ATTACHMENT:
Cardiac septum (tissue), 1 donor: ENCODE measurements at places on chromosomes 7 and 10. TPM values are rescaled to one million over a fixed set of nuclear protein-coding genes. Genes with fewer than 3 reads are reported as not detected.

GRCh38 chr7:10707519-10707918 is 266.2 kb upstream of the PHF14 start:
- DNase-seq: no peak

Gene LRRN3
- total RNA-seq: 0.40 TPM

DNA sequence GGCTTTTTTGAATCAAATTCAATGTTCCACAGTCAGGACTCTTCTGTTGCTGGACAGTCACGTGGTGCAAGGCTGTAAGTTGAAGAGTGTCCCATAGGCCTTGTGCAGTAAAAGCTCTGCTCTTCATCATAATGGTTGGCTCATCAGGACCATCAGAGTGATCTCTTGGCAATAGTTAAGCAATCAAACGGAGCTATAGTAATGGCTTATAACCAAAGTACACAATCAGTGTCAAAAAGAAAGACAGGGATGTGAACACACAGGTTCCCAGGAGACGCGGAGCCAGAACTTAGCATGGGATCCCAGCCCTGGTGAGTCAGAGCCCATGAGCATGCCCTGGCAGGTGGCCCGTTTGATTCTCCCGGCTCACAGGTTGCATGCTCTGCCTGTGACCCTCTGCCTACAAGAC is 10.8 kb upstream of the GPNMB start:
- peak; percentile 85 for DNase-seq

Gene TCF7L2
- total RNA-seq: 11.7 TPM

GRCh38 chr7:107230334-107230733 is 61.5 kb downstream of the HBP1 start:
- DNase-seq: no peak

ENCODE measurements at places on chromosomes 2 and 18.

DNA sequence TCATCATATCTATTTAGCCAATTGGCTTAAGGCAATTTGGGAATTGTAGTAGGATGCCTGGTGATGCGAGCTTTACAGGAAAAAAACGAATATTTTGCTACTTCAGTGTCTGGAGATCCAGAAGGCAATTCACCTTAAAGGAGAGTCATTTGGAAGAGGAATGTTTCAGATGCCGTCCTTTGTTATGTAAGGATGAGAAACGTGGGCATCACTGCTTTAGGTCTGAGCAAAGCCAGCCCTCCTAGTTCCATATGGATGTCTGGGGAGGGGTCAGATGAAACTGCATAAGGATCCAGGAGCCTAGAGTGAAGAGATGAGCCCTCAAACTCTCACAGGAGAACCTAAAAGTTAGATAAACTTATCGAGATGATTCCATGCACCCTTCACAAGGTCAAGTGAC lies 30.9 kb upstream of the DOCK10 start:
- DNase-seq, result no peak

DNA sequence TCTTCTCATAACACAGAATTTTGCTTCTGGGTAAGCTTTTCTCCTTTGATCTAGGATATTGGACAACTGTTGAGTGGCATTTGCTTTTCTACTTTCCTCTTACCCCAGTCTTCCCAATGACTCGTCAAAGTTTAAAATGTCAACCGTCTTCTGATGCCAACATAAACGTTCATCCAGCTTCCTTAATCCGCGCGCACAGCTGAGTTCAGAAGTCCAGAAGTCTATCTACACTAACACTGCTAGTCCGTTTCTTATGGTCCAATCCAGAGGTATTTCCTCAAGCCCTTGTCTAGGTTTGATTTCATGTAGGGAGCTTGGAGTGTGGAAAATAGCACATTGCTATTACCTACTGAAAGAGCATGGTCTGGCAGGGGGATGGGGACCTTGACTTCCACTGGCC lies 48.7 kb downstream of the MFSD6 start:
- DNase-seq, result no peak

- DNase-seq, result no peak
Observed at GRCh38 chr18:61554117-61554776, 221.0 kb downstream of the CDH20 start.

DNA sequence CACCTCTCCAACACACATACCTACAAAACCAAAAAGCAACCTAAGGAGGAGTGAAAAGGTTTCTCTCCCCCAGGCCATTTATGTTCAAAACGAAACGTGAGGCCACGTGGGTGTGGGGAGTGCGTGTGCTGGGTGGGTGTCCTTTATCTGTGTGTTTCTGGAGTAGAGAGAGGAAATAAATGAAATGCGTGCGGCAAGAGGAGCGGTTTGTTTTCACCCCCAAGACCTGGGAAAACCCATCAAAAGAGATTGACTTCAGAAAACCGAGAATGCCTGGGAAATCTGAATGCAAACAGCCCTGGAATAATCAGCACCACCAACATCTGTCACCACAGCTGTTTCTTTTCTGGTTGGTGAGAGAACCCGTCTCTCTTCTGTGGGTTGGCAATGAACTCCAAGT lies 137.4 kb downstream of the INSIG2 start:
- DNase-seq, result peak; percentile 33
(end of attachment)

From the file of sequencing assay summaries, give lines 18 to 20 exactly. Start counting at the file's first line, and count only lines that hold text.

Observed at GRCh38 chr18:61554117-61554776, 221.0 kb downstream of the CDH20 start.

DNA sequence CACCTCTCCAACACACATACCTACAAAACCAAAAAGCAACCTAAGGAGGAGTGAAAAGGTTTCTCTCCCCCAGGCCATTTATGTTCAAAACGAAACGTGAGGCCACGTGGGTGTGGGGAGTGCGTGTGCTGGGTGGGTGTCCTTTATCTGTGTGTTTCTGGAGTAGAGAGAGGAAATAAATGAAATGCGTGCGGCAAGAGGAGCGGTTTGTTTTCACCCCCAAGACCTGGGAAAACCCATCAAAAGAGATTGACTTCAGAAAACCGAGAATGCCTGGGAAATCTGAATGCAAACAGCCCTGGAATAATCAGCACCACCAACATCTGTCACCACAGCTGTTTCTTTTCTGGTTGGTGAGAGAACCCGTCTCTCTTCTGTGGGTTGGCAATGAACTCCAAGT lies 137.4 kb downstream of the INSIG2 start:
- DNase-seq, result peak; percentile 33